As of this writing, 60 Palestinian demonstrators who either approached or charged the fence separating Gaza and Israel on Monday were killed by the IDF. According to the Health Ministry in Gaza, 2,700 were also injured. These figures have not been independently verified by outside officials, but they are hardly outrageous estimates when you examine footage of what transpired yesterday. It should suffice to say that dozens of Palestinians were killed and scores were injured, whereas only one Israeli soldier was wounded.
The fact that no Israeli was seriously harmed does not, ipso facto, place the entirety of the blame on Israel. But it does suggest that Israel was willing to brook no risk to its soldiers, an unreasonable standard when confronting civilians behind a fence wielding mostly primitive weaponry. Riot police across the developed world routinely deal with fenceless protests that include burning tires, Molotov cocktails, and household appliances-cum-weapons without racking up such a large death toll in one day.
It’s not anti-Israel to expect a thorough investigation by Israel into the military’s response to the demonstrations yesterday and those of the last few weeks. This is not just for the sake of saving innocent lives, though that certainly provides ample justification for a proper inquest, but for Israel’s interests as well. Humanitarian conditions in Gaza are not expected to improve on their own in the coming years and Israel can’t consistently react with maximum force to anything and everything that approaches the border fence without attracting the international scrutiny it purportedly resents. Israel is obliged to find a less deadly way to de-escalate these demonstrations.
What happened on the border yesterday, of course, came against the backdrop of the harmful and pompous spectacle that opened the United States Embassy in Jerusalem. The prominent stage presence of Robert Jeffress and John Hagee, two figures on the hardline American religious right, put to rest any notion that this ceremony was even a distant relative of thoughtful foreign policy.
Many pundits have identified being the anti-Obama as Trump’s modus operandi as he struts uncomfortably across the international stage. There is some truth to this, particularly when discussing Syria: within a span of a week in April, President Trump indulged his isolationist instincts by calling for a total withdrawal of all American forces from the country and enforced the red line against the use of chemical weapons that President Obama neglected in favor of a deal to remove such weapons from the country.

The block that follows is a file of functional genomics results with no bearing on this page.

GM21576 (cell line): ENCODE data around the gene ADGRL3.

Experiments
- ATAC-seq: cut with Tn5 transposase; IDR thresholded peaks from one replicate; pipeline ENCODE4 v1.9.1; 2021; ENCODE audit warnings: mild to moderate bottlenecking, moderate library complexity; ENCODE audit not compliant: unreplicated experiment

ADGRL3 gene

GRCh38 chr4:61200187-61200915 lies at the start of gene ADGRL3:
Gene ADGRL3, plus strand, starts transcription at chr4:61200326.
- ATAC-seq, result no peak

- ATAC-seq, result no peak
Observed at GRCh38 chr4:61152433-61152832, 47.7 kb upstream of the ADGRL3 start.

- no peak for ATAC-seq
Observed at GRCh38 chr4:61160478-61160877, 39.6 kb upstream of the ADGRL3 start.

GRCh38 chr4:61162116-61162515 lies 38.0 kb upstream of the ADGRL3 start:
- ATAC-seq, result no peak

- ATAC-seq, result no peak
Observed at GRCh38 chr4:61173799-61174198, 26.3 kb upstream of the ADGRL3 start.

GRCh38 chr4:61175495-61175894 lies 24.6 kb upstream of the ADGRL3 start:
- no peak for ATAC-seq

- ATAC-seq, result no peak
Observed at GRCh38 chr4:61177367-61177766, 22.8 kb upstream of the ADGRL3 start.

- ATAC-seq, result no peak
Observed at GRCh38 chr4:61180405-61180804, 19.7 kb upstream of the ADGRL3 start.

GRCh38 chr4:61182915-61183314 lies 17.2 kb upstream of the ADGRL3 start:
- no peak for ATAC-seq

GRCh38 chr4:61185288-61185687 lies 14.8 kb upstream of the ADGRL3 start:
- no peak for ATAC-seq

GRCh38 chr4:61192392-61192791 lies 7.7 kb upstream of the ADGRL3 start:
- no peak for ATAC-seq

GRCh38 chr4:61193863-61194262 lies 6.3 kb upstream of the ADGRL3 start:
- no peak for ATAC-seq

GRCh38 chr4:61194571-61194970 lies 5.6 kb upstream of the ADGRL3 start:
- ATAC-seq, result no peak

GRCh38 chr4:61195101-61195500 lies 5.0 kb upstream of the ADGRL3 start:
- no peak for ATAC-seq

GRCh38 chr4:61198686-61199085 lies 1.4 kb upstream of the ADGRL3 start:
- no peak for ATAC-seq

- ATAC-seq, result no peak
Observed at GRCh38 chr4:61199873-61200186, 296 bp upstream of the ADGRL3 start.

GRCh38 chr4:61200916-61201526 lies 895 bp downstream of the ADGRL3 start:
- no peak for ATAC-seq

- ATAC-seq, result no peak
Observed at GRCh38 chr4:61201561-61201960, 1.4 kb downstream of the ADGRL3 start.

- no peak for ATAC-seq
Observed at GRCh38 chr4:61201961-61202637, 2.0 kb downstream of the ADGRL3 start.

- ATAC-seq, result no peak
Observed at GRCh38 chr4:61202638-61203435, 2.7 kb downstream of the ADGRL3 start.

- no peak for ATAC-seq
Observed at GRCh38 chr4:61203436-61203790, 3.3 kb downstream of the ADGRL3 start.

However, in recent weeks Trump’s foreign policy has been categorized by a peculiar desire to provoke and deal with crises now rather than in the future, when perhaps he would be better prepared. On North Korea, President Trump is advancing an unprecedented meeting with Kim Jong Un with nothing more than the dovish South Korean government’s hunch that the regime is looking for more than legitimacy and optics; instead of compromising and reaching a deal with European partners, the President rashly withdrew the United States from the Iran nuclear agreement, also known as the JCPOA, isolating the United States from its allies and increasing the likelihood of a new Iranian rush toward a nuclear weapon; and in Israel, the administration neglected America’s role as a trusted partner and mediator to both sides and recognized Jerusalem as the country’s capital.
In all three of these cases, one could imagine future scenarios where the issue would’ve been forced on the United States; with the Iran deal, there was actually a sunset clause that more or less gave away the exact date when this would (potentially) happen. But none of them had to be confronted this year, let alone this month. A prudent administration would have invested time and resources in formulating proper strategies, tasks which I suppose require an adequately staffed State Department and a National Security Council filled with experts and not fringe ideologues.
Trump, though, has decided to throw gasoline on the fire and Netanyahu is carelessly cheering him on. Polls suggest Israelis see the American decisions on the Iran agreement and the embassy as political wins for Netanyahu, which is superficially true: he is the world’s most prominent critic of the JCPOA and, like all Israeli leaders, long hoped for U.S. recognition of Jerusalem as Israel’s capital.
Bibi should still think twice, for the Israeli-Palestinian conflict represents another potential crisis that President Trump can call up on a whim when he’s in need of a new shiny foreign policy toy. There have been two occasions on which American administrations barreled head-first into the peace process in misguided attempts to reach a final status agreement in a matter of months: in 2000 and again in 2014. As they surely would today, both the Israelis and Palestinians entered talks with the intention of not being blamed for its inevitable collapse. The talks did indeed collapse, and terrible violence followed. After yesterday, is anyone ready to believe a Trump peace process will be known for its subtlety in comparison to its predecessors?